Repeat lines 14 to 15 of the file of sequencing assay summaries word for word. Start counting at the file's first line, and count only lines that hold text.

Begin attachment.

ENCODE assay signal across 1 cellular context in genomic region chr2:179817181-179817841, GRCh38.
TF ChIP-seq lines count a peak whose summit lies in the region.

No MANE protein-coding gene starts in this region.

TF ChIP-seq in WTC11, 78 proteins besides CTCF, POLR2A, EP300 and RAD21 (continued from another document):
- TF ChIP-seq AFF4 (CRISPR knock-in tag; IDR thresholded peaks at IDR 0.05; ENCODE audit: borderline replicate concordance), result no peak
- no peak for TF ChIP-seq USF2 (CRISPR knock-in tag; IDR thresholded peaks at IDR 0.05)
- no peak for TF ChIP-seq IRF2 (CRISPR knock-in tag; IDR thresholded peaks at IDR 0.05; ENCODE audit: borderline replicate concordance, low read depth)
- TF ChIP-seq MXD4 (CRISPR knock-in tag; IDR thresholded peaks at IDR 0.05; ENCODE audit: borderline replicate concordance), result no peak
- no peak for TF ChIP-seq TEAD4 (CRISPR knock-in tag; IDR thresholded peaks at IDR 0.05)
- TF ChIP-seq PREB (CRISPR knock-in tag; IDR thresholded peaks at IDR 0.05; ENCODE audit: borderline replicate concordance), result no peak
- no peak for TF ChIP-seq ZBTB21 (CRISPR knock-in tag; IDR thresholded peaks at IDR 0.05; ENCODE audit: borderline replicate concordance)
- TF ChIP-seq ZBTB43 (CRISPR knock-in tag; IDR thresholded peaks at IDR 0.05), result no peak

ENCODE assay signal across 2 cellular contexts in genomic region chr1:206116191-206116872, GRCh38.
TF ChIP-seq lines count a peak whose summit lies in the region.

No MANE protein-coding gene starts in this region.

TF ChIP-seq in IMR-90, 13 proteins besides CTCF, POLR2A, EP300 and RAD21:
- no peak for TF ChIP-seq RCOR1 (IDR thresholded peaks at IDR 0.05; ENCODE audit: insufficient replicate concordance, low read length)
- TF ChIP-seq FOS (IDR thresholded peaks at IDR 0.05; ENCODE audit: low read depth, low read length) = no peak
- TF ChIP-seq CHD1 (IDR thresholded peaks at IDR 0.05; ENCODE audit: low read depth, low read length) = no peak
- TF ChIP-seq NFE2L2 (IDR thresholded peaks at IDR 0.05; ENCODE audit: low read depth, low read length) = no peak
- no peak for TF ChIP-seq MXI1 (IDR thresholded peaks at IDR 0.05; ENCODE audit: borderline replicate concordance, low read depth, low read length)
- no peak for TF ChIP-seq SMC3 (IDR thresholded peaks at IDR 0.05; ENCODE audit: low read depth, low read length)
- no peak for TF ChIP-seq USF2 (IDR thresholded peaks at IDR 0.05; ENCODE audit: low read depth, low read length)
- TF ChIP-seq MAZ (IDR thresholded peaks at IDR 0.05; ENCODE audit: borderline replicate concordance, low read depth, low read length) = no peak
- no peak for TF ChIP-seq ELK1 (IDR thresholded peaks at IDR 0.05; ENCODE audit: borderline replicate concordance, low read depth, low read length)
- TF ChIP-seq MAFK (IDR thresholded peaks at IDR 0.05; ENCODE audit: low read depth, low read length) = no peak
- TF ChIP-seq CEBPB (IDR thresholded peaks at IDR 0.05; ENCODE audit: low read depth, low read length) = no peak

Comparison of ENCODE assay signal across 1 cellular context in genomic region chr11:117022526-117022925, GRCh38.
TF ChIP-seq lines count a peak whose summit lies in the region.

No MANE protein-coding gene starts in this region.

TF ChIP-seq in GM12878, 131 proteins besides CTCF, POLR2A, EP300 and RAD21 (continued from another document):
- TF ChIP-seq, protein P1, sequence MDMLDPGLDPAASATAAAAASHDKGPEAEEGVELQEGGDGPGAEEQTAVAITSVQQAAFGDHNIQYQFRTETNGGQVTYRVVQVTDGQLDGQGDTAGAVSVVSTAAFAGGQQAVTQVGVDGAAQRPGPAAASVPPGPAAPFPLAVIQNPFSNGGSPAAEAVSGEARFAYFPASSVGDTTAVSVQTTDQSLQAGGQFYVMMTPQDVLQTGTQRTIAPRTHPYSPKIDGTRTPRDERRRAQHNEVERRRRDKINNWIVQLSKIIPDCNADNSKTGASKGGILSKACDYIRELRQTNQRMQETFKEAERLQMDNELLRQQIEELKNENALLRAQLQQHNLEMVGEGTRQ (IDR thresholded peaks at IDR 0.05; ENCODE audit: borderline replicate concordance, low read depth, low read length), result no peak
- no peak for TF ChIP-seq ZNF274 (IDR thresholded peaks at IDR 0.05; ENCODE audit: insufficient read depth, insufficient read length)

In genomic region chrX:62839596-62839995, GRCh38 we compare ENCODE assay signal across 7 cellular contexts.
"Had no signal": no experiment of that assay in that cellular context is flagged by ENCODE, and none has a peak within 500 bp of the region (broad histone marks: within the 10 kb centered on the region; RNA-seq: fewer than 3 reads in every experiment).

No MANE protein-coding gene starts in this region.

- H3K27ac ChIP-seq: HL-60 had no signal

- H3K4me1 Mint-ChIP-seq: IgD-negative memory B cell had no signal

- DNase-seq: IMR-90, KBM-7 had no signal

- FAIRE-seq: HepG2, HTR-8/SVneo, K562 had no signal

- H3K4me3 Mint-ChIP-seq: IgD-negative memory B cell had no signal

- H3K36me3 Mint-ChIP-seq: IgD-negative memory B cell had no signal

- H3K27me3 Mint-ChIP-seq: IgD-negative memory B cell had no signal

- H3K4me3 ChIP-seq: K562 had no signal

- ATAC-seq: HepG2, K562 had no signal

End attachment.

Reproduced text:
TF ChIP-seq lines count a peak whose summit lies in the region.

No MANE protein-coding gene starts in this region.